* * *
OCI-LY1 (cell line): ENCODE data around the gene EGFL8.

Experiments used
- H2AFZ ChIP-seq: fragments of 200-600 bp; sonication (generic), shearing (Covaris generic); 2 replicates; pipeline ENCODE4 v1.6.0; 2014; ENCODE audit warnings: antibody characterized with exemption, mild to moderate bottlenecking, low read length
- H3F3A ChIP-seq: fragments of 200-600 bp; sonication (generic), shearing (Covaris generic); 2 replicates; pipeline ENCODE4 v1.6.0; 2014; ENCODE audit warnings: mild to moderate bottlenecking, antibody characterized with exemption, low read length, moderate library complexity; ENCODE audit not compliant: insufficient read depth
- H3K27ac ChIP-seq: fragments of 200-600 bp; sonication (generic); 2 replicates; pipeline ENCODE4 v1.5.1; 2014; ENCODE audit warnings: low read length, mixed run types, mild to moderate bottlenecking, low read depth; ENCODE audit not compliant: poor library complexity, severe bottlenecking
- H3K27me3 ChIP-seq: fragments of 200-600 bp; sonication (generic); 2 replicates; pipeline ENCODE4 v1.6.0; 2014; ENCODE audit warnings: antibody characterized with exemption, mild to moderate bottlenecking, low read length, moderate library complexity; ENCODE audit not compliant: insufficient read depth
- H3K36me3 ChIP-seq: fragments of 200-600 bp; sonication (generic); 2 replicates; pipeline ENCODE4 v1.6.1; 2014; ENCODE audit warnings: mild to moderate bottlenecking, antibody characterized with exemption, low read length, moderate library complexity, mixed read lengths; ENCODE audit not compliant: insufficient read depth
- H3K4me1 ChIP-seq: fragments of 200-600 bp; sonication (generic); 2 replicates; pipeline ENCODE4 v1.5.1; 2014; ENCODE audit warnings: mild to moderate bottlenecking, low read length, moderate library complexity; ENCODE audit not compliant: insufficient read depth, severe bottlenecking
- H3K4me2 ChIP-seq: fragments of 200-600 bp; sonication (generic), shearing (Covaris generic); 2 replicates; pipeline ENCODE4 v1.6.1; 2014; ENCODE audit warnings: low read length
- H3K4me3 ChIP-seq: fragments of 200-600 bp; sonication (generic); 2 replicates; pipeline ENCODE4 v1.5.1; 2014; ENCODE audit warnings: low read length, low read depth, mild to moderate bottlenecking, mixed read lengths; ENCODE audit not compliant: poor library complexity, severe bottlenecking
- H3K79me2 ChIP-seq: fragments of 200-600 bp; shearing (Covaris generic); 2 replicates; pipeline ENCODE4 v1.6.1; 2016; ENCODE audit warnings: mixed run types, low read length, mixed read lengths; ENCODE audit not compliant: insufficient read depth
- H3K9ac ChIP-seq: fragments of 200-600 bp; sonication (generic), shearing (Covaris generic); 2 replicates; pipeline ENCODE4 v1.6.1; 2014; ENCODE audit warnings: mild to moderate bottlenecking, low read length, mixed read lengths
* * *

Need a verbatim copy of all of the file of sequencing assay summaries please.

OCI-LY1 (cell line): ENCODE data around the gene EGFL8.

Experiments used
- H2AFZ ChIP-seq: fragments of 200-600 bp; sonication (generic), shearing (Covaris generic); 2 replicates; pipeline ENCODE4 v1.6.0; 2014; ENCODE audit warnings: antibody characterized with exemption, mild to moderate bottlenecking, low read length
- H3F3A ChIP-seq: fragments of 200-600 bp; sonication (generic), shearing (Covaris generic); 2 replicates; pipeline ENCODE4 v1.6.0; 2014; ENCODE audit warnings: mild to moderate bottlenecking, antibody characterized with exemption, low read length, moderate library complexity; ENCODE audit not compliant: insufficient read depth
- H3K27ac ChIP-seq: fragments of 200-600 bp; sonication (generic); 2 replicates; pipeline ENCODE4 v1.5.1; 2014; ENCODE audit warnings: low read length, mixed run types, mild to moderate bottlenecking, low read depth; ENCODE audit not compliant: poor library complexity, severe bottlenecking
- H3K27me3 ChIP-seq: fragments of 200-600 bp; sonication (generic); 2 replicates; pipeline ENCODE4 v1.6.0; 2014; ENCODE audit warnings: antibody characterized with exemption, mild to moderate bottlenecking, low read length, moderate library complexity; ENCODE audit not compliant: insufficient read depth
- H3K36me3 ChIP-seq: fragments of 200-600 bp; sonication (generic); 2 replicates; pipeline ENCODE4 v1.6.1; 2014; ENCODE audit warnings: mild to moderate bottlenecking, antibody characterized with exemption, low read length, moderate library complexity, mixed read lengths; ENCODE audit not compliant: insufficient read depth
- H3K4me1 ChIP-seq: fragments of 200-600 bp; sonication (generic); 2 replicates; pipeline ENCODE4 v1.5.1; 2014; ENCODE audit warnings: mild to moderate bottlenecking, low read length, moderate library complexity; ENCODE audit not compliant: insufficient read depth, severe bottlenecking
- H3K4me2 ChIP-seq: fragments of 200-600 bp; sonication (generic), shearing (Covaris generic); 2 replicates; pipeline ENCODE4 v1.6.1; 2014; ENCODE audit warnings: low read length
- H3K4me3 ChIP-seq: fragments of 200-600 bp; sonication (generic); 2 replicates; pipeline ENCODE4 v1.5.1; 2014; ENCODE audit warnings: low read length, low read depth, mild to moderate bottlenecking, mixed read lengths; ENCODE audit not compliant: poor library complexity, severe bottlenecking
- H3K79me2 ChIP-seq: fragments of 200-600 bp; shearing (Covaris generic); 2 replicates; pipeline ENCODE4 v1.6.1; 2016; ENCODE audit warnings: mixed run types, low read length, mixed read lengths; ENCODE audit not compliant: insufficient read depth
- H3K9ac ChIP-seq: fragments of 200-600 bp; sonication (generic), shearing (Covaris generic); 2 replicates; pipeline ENCODE4 v1.6.1; 2014; ENCODE audit warnings: mild to moderate bottlenecking, low read length, mixed read lengths